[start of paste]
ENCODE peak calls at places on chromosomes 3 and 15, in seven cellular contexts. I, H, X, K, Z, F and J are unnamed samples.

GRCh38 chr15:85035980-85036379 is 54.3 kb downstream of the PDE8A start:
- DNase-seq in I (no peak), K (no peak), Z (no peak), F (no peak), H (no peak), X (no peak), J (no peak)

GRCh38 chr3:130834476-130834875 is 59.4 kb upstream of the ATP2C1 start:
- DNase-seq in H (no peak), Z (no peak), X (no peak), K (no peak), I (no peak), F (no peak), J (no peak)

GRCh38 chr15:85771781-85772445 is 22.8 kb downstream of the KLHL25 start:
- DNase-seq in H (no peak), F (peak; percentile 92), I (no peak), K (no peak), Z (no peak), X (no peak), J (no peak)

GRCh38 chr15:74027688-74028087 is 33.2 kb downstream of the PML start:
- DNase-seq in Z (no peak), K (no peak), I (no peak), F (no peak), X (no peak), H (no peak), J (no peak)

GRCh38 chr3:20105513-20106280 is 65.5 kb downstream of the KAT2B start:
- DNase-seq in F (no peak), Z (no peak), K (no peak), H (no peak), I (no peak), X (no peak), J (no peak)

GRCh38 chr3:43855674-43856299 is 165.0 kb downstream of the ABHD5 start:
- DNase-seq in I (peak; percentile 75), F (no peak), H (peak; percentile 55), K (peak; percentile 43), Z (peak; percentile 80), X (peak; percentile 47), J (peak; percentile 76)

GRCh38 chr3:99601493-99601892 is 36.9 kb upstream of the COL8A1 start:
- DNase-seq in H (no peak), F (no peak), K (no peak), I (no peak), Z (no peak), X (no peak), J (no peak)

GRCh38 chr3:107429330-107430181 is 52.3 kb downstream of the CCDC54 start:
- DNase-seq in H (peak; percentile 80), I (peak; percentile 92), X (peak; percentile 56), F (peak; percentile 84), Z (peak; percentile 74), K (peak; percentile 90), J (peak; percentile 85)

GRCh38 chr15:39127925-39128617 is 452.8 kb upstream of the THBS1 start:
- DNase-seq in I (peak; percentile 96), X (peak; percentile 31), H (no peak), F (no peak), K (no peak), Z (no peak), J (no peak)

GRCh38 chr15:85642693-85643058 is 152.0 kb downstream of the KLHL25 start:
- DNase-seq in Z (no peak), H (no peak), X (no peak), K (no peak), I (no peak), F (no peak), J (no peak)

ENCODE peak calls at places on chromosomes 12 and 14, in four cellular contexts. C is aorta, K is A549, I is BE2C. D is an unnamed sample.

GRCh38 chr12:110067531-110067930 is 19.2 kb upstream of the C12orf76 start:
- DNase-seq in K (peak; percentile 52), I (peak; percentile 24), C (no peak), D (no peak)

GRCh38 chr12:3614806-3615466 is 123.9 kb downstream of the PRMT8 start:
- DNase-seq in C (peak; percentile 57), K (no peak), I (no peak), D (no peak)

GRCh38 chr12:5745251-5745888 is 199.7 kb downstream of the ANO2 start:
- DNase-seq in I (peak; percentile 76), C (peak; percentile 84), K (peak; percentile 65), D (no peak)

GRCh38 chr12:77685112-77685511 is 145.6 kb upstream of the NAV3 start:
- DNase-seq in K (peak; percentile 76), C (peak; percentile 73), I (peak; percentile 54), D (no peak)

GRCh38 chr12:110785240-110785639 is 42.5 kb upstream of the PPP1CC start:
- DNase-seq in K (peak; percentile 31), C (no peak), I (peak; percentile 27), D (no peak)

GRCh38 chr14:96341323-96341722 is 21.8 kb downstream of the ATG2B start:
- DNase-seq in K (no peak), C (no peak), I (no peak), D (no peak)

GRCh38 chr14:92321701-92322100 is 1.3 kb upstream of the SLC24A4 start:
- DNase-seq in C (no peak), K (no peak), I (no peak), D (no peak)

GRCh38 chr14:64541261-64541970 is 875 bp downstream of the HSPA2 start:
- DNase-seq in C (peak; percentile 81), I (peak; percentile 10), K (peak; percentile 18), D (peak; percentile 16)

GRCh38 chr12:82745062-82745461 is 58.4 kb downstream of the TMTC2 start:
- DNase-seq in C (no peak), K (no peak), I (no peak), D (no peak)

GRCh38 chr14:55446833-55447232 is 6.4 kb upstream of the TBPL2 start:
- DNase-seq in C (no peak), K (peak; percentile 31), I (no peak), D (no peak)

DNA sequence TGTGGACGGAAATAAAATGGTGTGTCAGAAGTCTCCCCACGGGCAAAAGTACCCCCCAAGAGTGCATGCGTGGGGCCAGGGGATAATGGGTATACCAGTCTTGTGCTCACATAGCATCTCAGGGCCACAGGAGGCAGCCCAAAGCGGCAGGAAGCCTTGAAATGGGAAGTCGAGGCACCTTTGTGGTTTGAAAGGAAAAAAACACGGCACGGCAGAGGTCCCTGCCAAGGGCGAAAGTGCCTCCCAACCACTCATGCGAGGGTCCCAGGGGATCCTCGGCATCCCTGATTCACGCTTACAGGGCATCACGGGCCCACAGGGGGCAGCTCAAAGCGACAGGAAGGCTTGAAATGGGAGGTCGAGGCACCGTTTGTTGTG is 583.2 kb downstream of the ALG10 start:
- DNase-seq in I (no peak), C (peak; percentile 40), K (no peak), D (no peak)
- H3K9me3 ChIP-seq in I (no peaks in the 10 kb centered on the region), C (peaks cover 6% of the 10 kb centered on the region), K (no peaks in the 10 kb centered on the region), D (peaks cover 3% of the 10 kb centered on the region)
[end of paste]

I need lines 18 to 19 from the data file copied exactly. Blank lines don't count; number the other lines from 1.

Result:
GRCh38 chr15:39127925-39128617 is 452.8 kb upstream of the THBS1 start:
- DNase-seq in I (peak; percentile 96), X (peak; percentile 31), H (no peak), F (no peak), K (no peak), Z (no peak), J (no peak)